Minority Nations in the Age of Uncertainty: New Paths to National Emancipation and Empowerment

University of Toronto Press
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For thirty years, Alain-G. Gagnon has been one of the world’s leading experts on federalism and multinational democracies. In Minority Nations in the Age of Uncertainty, he presents an articulate and accessible introduction to the ways in which minority nations have begun to empower themselves in a global environment that is increasingly hostile to national minorities.

Comparing conditions in Quebec, Catalonia, and Scotland, Gagnon offers six interrelated essays on national minorities, processes of accommodation, and autonomy and self-determination within a modern democratic context. Based on a long career of scholarly study and public engagement, he argues that self-determination for these “nations without states” is best achieved through intercultural engagement and negotiation within the federal system, rather than through independence movements.

Already translated into fifteen languages from the original French, Minority Nations in the Age of Uncertainty is an essential text on the theory of multinational federalism and the politics of minority nations.This edition also features a foreword by noted political scientist and philosopher James Tully that discusses the significance of Gagnon's work.

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About the author

Alain-G. Gagnon holds the Canada Research Chair in Québec and Canadian Studies in the Department of Political Science at UQAM. He is author of Minority Nations in the Age of Uncertainty (2014), which has been translated into 18 languages.

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Additional Information

Publisher
University of Toronto Press
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Published on
Sep 24, 2014
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Pages
176
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ISBN
9781442621268
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Language
English
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Genres
Political Science / American Government / State
Political Science / Comparative Politics
Political Science / General
Political Science / World / Canadian
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This content is DRM protected.
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"The best American political autobiography since Barack Obama’s Dreams from My Father." —Charles Kaiser, The Guardian

A mayor’s inspirational story of a Midwest city that has become nothing less than a blueprint for the future of American renewal.

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Elected at twenty-nine as the nation’s youngest mayor, Pete Buttigieg immediately recognized that “great cities, and even great nations, are built through attention to the everyday.” As Shortest Way Home recalls, the challenges were daunting—whether confronting gun violence, renaming a street in honor of Martin Luther King Jr., or attracting tech companies to a city that had appealed more to junk bond scavengers than serious investors. None of this is underscored more than Buttigieg’s audacious campaign to reclaim 1,000 houses, many of them abandoned, in 1,000 days and then, even as a sitting mayor, deploying to serve in Afghanistan as a Navy officer. Yet the most personal challenge still awaited Buttigieg, who came out in a South Bend Tribune editorial, just before being reelected with 78 percent of the vote, and then finding Chasten Glezman, a middle-school teacher, who would become his partner for life.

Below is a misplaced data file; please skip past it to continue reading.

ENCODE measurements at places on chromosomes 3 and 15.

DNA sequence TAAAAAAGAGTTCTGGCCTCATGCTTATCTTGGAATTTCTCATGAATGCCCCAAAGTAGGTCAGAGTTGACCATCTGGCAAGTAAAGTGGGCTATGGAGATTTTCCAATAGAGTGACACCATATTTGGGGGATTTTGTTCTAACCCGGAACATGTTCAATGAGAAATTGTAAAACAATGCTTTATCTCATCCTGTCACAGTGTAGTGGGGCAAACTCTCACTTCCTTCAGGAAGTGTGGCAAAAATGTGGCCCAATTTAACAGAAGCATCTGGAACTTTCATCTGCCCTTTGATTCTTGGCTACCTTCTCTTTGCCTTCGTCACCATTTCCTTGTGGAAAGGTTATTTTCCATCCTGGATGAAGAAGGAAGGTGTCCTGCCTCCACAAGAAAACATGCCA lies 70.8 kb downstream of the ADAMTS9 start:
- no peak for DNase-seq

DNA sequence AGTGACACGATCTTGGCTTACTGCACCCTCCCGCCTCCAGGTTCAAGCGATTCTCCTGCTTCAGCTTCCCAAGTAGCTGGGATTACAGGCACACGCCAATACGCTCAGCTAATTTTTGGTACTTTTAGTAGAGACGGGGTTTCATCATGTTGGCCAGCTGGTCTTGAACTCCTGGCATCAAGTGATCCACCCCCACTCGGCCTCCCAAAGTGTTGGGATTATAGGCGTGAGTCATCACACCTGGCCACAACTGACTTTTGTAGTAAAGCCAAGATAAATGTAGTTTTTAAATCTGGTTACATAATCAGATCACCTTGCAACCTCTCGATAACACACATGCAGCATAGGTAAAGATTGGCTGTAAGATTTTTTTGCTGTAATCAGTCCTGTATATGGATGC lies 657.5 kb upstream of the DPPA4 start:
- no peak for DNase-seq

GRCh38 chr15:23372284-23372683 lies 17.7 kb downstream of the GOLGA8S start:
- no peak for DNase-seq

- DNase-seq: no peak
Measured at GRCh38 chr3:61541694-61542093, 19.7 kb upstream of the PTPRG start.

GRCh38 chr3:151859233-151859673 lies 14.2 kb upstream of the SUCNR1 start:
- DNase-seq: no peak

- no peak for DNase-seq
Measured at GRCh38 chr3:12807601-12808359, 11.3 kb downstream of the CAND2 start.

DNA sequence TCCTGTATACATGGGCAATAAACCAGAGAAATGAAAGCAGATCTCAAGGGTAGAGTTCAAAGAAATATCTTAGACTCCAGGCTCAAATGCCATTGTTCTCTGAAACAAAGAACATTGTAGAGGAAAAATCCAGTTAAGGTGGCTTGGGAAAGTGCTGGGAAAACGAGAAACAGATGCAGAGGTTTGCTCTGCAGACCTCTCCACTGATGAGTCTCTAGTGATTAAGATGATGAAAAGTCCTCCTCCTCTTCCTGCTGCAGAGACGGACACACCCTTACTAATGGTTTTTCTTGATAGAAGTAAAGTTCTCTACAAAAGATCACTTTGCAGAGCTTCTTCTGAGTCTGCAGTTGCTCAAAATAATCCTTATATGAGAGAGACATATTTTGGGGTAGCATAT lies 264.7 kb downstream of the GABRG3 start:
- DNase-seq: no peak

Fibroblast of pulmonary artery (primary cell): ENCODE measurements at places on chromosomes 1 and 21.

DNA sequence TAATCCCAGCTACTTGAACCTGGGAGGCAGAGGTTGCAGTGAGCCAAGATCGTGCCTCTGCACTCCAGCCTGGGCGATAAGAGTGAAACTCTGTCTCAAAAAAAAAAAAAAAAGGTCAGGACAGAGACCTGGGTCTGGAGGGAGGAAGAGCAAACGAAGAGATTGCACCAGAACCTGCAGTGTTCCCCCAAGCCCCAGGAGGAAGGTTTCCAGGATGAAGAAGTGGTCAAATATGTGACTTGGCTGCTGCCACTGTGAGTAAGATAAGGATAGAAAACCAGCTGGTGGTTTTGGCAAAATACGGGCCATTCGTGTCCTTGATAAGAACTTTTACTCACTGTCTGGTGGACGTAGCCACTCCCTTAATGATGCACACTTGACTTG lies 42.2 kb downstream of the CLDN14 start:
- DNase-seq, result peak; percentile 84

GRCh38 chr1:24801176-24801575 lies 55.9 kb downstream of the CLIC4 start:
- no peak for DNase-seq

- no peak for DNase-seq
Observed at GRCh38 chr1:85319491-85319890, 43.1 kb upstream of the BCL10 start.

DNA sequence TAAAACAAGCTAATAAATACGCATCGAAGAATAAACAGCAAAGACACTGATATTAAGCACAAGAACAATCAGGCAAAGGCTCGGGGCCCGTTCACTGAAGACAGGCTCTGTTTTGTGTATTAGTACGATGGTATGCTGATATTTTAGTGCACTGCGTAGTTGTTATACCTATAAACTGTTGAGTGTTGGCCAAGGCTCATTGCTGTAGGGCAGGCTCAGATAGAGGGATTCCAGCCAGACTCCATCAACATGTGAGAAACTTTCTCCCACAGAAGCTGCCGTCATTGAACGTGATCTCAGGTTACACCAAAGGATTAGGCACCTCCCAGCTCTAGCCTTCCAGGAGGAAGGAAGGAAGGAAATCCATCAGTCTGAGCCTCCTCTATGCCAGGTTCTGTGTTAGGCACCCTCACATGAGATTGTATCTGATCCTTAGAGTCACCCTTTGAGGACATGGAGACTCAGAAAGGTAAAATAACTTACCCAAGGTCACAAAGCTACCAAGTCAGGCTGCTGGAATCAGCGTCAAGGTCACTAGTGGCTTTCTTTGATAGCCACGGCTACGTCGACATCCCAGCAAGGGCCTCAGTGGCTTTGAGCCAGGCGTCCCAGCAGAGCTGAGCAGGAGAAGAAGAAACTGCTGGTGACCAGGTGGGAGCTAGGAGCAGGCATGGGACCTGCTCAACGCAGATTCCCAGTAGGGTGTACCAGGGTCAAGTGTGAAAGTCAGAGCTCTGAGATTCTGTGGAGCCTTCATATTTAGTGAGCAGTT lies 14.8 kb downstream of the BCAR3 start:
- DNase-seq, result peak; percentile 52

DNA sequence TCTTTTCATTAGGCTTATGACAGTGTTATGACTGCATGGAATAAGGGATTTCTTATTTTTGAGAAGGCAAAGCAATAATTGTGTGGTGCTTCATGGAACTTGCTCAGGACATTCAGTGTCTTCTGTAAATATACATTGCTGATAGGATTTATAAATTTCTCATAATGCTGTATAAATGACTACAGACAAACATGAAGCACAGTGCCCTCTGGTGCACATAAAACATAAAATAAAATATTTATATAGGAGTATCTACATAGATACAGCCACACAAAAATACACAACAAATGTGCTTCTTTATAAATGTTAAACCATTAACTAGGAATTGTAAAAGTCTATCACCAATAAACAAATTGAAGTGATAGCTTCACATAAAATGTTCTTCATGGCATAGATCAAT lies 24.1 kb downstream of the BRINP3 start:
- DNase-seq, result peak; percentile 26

While Washington reels with scandal, Shortest Way Home, with its graceful, often humorous, language, challenges our perception of the typical American politician. In chronicling two once-unthinkable stories—that of an Afghanistan veteran who came out and found love and acceptance, all while in office, and that of a revitalized Rust Belt city no longer regarded as “flyover country”—Buttigieg provides a new vision for America’s shortest way home.

Throughout the world, liberal-democracies are grappling with increasing claims made in the name of minority national, socio-cultural and ethno-cultural identities that seek greater recognition in the institutions of the nation-state. This work inserts itself into debates centred on diversity through a normative and empirical analytical assessment of the political sociology of multinational democracies. The main thread of the arguments put forward is that federalism, in both its institutional manifestations and its sociological properties, constitutes a promising avenue for the management of cohabitating political communities and for the affirmation of collective identities within states that are constituted by two or more nations.

Author Alain-G Gagnon develops his argument by contending that the federal principle allows for the exercise of advanced democratic practices within nation-states, permitting internal nations to openly affirm the bases of adherence to a common political project. At the same time, he argues that federalism nourishes the development of distinct collective traditions that serve to benefit all parties to the association. It is concluded that only in such a scenario will the elusive pursuit of an authentic and shared loyalty underpin multination states and ensure their stability, in contrast to the instrumental sentiments of belonging engendered by procedural territorial federal models.

Focusing primarily on the Canadian case, this book also draws inspiration from other federal states (Belgium, the United States), as well as federalizing states (Spain, the United Kingdom). It will be of keen interest to students and scholars of Politics, European Studies, along with Nationalism and Federalism Studies.

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